Friday, 21 June 2013

The CIC BIM protocol – a critical analysis

Brief overview
The recent publication of the BIM protocol and other documents by the BIM Task Group in collaboration with the Construction Industry Council (CIC) is commendable.

The CIC BIM protocol, which is the prime document in the series, gives context to the UK approach to legal issues that arise in the use of BIM working methods in projects.

The Protocol is simple and concise; it has eight clauses and a guidance section that gives a good background of its aims and objectives. It opens with a very helpful definition section that guides stakeholders through new terminology that comes with BIM.

The position of the protocol in the hierarchy of contract documents and the obligations of the parties could be summarised as follows:
  • The protocol takes priority over all other contract documents and in the event of a conflict between the terms of the protocol and the other contract documents, the protocol would prevail (including the main agreements between the parties)
  • The Employer is to arrange for a protocol in similar terms to be incorporated into all agreements for the project. The guidance note advises that this should be limited to parties involved in the use, production or delivery of models on the project
    • The Employer is to ensure that the Information Requirements (this is a document showing software choice, data drops, file naming and numbering convention, standards etc. It forms part of the Protocol, as appendix 2) and the Model Production Delivery Table (Model Production and Delivery Table is a document indicating models to be produced, parties required to produce them, Level of Detail of each model among others, it forms part of the protocol as appendix 1) are regularly updated unless the duty is assigned to another Project Team Member under the main contract between the parties
    • The Employer is to ensure that the Information Manager is appointed
      • The persons to be appointed to cover the role of the Information Manager at the different stages of the project are to be set out in the Information Requirements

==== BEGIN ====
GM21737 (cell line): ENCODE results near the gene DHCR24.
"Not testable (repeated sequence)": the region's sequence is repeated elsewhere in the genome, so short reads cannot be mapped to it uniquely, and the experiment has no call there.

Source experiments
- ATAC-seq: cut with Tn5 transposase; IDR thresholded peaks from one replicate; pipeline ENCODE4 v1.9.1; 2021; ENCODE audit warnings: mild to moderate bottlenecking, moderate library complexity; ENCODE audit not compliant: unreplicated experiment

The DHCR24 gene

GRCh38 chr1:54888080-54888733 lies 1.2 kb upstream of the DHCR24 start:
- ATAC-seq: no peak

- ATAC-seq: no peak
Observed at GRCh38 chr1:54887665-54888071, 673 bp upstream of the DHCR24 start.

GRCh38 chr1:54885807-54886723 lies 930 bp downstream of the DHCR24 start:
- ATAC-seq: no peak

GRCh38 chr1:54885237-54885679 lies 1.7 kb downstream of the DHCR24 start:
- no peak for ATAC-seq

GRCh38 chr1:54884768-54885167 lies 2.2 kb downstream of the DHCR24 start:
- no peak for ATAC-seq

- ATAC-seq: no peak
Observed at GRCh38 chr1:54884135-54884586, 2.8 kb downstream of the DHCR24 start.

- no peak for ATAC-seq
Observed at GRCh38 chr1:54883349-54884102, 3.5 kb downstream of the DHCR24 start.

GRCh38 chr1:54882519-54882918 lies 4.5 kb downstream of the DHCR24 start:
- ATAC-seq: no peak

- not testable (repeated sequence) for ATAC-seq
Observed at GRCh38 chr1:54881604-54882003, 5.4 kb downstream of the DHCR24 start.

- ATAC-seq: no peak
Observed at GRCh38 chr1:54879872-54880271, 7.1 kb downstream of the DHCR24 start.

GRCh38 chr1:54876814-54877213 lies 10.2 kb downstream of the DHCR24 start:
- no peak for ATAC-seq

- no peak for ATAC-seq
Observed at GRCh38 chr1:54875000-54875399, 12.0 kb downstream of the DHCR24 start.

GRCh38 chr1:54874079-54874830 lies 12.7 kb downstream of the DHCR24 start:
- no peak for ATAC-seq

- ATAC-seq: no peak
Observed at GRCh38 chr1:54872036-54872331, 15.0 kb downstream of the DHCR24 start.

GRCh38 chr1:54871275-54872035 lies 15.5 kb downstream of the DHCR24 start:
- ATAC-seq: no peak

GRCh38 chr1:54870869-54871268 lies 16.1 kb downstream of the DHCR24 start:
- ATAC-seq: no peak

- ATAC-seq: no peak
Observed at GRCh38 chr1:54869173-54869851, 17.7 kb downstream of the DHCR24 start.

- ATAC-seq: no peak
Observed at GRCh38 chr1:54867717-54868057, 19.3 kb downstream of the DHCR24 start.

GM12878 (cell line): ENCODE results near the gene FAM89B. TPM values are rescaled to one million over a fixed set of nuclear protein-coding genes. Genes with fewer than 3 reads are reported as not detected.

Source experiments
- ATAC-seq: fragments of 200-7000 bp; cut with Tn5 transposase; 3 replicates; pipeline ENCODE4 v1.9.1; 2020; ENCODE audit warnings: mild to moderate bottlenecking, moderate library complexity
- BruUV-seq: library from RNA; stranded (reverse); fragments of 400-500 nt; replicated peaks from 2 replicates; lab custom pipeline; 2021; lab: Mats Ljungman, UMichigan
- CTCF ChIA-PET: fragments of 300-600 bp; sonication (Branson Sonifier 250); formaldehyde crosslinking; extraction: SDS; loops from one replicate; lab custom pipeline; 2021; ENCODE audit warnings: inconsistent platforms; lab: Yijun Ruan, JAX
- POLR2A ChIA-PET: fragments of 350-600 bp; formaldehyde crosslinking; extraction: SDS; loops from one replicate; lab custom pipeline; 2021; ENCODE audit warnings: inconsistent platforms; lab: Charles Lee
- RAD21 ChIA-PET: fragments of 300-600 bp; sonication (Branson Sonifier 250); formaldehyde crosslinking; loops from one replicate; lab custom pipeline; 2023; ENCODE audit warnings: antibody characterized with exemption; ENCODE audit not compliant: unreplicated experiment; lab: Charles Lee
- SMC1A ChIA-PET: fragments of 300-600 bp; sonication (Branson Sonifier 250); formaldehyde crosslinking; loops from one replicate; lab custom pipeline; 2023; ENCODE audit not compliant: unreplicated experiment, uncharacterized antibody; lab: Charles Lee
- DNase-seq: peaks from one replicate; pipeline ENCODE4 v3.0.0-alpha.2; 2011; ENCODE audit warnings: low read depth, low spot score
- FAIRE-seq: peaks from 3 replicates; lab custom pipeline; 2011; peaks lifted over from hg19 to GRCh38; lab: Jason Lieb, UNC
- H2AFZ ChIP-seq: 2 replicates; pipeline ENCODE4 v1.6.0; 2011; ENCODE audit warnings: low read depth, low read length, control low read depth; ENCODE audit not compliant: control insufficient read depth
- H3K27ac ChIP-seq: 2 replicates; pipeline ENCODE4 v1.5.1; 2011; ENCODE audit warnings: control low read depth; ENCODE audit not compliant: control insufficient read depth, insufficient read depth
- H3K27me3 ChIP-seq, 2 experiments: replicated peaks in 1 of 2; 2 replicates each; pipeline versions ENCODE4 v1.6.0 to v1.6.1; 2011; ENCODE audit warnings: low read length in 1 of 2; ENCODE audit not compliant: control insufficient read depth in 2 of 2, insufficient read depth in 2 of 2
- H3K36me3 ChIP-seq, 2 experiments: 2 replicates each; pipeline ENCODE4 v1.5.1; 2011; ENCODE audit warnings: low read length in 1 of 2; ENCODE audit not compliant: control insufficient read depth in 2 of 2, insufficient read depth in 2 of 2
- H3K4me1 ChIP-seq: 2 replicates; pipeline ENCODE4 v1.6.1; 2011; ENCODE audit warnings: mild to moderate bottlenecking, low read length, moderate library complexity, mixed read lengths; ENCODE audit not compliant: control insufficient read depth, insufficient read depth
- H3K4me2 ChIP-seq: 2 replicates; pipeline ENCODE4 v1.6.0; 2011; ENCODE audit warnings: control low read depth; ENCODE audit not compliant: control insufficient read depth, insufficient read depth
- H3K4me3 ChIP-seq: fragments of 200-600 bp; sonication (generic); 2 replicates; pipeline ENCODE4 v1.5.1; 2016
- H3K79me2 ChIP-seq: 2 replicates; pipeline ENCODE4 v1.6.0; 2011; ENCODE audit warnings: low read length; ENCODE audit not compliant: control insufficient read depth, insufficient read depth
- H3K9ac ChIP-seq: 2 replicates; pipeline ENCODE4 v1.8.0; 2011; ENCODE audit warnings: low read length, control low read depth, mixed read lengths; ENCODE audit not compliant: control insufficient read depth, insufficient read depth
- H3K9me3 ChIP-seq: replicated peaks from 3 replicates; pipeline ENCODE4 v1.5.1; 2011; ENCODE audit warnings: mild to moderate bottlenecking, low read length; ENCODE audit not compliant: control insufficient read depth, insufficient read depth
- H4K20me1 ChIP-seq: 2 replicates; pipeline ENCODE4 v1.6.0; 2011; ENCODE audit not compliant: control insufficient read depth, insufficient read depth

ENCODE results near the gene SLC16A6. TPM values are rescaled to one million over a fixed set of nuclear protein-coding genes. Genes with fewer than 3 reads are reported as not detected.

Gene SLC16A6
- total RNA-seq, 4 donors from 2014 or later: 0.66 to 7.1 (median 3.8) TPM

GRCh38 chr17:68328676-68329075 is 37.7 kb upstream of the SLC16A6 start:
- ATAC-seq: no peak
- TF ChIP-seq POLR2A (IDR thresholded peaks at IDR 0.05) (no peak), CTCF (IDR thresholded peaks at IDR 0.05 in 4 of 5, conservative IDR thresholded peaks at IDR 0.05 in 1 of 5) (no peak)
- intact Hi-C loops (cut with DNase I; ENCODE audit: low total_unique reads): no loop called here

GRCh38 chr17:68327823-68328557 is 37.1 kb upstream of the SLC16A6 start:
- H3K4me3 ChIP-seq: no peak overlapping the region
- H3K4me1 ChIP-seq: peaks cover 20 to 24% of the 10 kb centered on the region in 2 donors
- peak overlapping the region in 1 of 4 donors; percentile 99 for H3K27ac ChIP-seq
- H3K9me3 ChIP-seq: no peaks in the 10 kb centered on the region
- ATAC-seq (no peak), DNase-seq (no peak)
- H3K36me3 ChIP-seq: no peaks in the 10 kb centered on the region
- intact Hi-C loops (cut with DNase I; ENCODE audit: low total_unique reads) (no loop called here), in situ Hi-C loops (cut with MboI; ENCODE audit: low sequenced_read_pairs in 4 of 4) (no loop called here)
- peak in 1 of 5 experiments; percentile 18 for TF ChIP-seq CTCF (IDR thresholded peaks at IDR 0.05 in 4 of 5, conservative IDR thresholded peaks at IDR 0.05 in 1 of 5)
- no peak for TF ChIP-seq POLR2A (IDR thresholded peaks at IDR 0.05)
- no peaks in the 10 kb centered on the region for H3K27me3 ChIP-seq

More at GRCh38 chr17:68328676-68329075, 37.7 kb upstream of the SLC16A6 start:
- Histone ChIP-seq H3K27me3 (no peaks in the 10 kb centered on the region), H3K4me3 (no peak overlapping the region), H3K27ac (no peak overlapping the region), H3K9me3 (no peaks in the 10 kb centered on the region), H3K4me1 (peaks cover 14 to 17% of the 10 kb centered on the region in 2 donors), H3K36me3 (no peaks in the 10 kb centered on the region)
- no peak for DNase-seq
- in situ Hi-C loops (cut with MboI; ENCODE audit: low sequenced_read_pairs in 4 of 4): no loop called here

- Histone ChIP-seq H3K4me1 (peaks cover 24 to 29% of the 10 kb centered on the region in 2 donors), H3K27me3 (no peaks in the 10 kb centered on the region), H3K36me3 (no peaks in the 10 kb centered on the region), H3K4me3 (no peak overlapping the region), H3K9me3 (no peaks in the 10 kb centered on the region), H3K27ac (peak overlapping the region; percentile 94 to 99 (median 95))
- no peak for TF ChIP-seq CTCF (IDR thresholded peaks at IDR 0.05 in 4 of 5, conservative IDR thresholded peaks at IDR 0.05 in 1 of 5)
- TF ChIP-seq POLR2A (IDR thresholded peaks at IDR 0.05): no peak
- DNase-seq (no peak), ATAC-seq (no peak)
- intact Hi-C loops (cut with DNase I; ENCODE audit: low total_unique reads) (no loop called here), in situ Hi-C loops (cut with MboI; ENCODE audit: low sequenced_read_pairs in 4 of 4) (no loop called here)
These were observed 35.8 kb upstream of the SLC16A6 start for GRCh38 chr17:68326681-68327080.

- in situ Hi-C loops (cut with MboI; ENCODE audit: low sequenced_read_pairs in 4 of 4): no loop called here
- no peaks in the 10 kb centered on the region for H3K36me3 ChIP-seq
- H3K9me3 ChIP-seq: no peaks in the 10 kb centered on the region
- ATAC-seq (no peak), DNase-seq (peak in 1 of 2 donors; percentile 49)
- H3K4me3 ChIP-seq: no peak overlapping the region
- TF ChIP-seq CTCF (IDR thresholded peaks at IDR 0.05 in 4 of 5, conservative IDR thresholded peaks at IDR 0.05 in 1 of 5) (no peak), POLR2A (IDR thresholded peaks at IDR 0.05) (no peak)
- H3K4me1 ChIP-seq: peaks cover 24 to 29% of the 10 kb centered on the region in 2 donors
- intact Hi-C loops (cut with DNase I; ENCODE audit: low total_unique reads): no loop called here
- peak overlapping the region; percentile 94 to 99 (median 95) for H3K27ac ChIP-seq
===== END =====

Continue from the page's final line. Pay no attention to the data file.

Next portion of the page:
• The guidance section to the protocol (which does not form part of the protocol as a contract document) advises that the Employer is to appoint an Information Manager which may be the lead designer. It links the duties of the information Manager to the scope of services for the Information Manager prepared by the CIC. It also advises that the Information Manager shall have no design related duties which it suggests should remain the responsibility of the design lead.
  • Each Project Team Member is to produce the Specified Model (or Models) set out in the Model Production and Delivery Table (the Table) to the Level of Detail stated in the Table.
    • Using reasonable endeavours and subject to events outside its control, each Project Team Member is to deliver the Specified Models at the Specified Stage in accordance with the Information Requirements
    • Each Project Team Member is to arrange for the inclusion of this protocol into sub-contracts to allow it meet its obligations under the protocol
  • The protocol limits any liability for using the Specified Models and materials prepared during the course of the project to the Permitted Uses which is defined with reference to the Level of Detail of the relevant model.
The protocol is drafted for projects at level 2 of the UK BIM maturity index. At this level of BIM (adopting the terminology of the Protocol), Project Team Members identified as originators in the Model Production and Delivery Table produce the models specified under the Table as required by the Information Requirements and retain control over such models. Information is sourced from other models by reference, federation and direct information exchange. Basically a change in one model does not automatically create a change in another model, the model originators retain full control over the contents of their models adding information to it from other models as is required in line with the Permitted Uses until the model is handed over in the latter stages of the project. The protocol encourages parties to adopt common standards/working methods like those under PAS 1192-2.
PAS1192 -2 sets out a framework for collaborative working and specific guidance for the management of the information exchange process including the setup of a Common Data Environment (CDE).

One of the advantages of the early release of the CIC BIM protocol is that it allows sufficient time for it to be analysed in various context before it becomes a common feature of construction contracts. In this article we have highlighted two areas that may require some attention or further analysis.
On 1 July 2013, NBS will hold a second Expert Roundtable on BIM legal issues, where these and many other issues relating to the legal aspects of the adoption of BIM will be discussed extensively.

See the full report by Koko Udom NBS Head of Contracts and Law at :



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